Although her bottle frame is covered by a black stocking, the stocking has opened slightly under her skirt revealing her sand-filled milk bottle.

This wonderful, early bottle doll is one of 3 currently offered bottle dolls --- all priced separately.

All Items : Popular Collectibles : Memorabilia : Black Americana : Pre 1900 item #1209250 (stock #BA859)
Stonegate Antiques
$965.00
De-accessioned from the inventory of the ill-fated Middle Passage Museum (see museum history below), this very unusual, 19th century, estate document from Sumter County, Georgia is offered for sale, the purpose of which was to itemize and execute a division of property from the estate of the deceased, southern, plantation owner.

This is a partial document missing its beginning and end pages, therefore, the name of the deceased slave owner and the date of the document is not known. HOWEVER, the document remains EXTRAORDINARILY RARE AND UNUSUAL as it proceeds to, first, categorize the 40 slaves using the word SLAVES instead of Negroes, and secondly, proceeds to list the male slaves BY NAME, ALONG WITH NAMES OF THEIR WIVES AND THEIR CHILDREN, with monetary value listed in the right column of the document!!!! In two instances, the number of years married is also listed! Children are labeled "Girl, "Boy", or "Infant". Total value of these 40 slaves was calculated at $24,200.00

Such documents listing ENTIRE SLAVE FAMILIES BY NAME is simply not found, as slaves were viewed as property, not individuals with rights and privileges who had wives and children, the whole of which, constituted a family. It would indeed be a phenomenal piece of history to be able to identify the plantation and/or deceased slave owner as such an estate listing speaks to an uncommon, albeit, rare and unique perspective of slave ownership. Such a listing makes this particular document all the more heart-wrenching, and it certainly begs the very sad question of whether or not these slave families were allowed to remain united and intact once the final estate disposition was conducted.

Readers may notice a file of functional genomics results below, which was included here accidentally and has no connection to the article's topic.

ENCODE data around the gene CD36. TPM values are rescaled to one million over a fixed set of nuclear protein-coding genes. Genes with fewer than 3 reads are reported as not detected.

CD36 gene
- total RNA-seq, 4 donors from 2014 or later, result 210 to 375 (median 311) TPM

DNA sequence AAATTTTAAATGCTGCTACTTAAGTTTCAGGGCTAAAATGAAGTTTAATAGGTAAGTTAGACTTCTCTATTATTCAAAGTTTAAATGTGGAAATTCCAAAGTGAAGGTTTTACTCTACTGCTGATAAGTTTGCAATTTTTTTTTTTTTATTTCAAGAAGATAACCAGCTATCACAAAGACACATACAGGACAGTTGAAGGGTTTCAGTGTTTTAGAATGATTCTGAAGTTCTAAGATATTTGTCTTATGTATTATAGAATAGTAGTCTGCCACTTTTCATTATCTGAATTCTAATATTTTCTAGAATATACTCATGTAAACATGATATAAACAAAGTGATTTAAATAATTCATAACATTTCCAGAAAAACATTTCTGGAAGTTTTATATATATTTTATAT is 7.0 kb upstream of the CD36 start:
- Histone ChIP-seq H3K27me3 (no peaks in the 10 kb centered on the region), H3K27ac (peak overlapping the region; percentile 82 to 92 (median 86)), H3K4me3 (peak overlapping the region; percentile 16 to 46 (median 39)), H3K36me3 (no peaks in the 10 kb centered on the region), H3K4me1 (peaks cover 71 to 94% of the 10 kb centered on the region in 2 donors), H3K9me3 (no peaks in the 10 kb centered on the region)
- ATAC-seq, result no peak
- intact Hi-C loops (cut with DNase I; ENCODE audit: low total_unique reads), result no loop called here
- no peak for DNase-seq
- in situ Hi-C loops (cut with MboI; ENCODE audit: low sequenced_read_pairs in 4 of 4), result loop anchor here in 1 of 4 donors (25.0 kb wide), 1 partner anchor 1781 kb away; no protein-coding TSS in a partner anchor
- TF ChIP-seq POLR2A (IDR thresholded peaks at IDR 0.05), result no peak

The document measures approximately 8 1/2 inches wide x 14 1/8 inches long, is double-sided and is in good condition, with fold lines evident along with some age-related foxing at top and bottom fold lines. 1 3/4 tear along the fold line of the top fold at right edge. The ink color is sepia toned (likely as a result of some fading over time) on a pale blue, vertically-ruled, heavy paper. This phenomenal piece of cultural ephemera is ready for appropriate archival preservation/framing.

The listing of slaves is on the back side of the document with the front side listing farm animals, equipment and supplies along with values- "The following property set apart for the use and benefit of the farm".

The Middle Passage Museum was the dream of Jim and Mary Anne Petty of Mississippi as well as that of an anonymous Georgian benefactor who had together compiled a collection of slave artifacts numbering over 15,000 pieces and who had hoped to find a permanent site in Mobile, Alabama, for their museum. While they formed a non-profit organization to raise funds for their hoped-for museum, their dream was never realized.